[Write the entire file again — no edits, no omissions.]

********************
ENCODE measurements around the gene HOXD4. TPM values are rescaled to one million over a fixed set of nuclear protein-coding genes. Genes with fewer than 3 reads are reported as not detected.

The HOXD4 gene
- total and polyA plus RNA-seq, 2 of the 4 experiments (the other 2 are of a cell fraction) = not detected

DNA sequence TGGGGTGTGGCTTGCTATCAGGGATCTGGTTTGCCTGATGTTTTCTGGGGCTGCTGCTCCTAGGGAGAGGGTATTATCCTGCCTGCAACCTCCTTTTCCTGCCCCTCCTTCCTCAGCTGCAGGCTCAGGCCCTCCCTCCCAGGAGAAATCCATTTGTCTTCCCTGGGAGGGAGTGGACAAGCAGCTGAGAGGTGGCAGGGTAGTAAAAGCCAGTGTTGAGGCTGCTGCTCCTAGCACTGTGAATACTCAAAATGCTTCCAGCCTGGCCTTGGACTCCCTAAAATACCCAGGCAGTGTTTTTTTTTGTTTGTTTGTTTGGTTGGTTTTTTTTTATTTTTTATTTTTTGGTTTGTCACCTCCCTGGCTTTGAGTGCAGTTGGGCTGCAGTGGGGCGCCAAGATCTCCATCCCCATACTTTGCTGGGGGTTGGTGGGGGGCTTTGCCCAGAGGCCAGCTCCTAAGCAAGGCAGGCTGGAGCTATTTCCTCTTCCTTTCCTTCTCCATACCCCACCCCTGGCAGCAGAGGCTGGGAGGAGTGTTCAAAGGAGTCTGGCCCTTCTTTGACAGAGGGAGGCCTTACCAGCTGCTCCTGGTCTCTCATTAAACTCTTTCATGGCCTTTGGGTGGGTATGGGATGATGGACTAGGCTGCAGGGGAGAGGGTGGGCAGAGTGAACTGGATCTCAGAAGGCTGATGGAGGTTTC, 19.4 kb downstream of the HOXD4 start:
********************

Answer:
ENCODE measurements around the gene HOXD4. TPM values are rescaled to one million over a fixed set of nuclear protein-coding genes. Genes with fewer than 3 reads are reported as not detected.

The HOXD4 gene
- total and polyA plus RNA-seq, 2 of the 4 experiments (the other 2 are of a cell fraction) = not detected

DNA sequence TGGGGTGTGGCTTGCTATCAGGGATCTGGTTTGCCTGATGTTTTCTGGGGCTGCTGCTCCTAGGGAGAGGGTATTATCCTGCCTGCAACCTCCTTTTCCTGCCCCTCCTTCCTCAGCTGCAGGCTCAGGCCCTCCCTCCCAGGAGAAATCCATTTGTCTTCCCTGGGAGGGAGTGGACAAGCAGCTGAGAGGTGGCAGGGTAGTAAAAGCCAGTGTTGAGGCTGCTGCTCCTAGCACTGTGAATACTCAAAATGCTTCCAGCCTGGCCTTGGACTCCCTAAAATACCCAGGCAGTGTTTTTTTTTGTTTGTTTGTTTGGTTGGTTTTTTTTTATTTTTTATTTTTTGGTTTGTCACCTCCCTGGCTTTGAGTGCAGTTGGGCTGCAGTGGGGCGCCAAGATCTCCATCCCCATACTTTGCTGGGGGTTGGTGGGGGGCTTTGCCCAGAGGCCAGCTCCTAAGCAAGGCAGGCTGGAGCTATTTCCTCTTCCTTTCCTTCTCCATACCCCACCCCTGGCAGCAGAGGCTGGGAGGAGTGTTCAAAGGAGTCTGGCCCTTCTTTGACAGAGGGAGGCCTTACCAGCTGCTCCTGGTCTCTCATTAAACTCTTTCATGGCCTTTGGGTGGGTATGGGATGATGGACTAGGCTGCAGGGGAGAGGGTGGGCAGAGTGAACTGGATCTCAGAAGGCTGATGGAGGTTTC, 19.4 kb downstream of the HOXD4 start: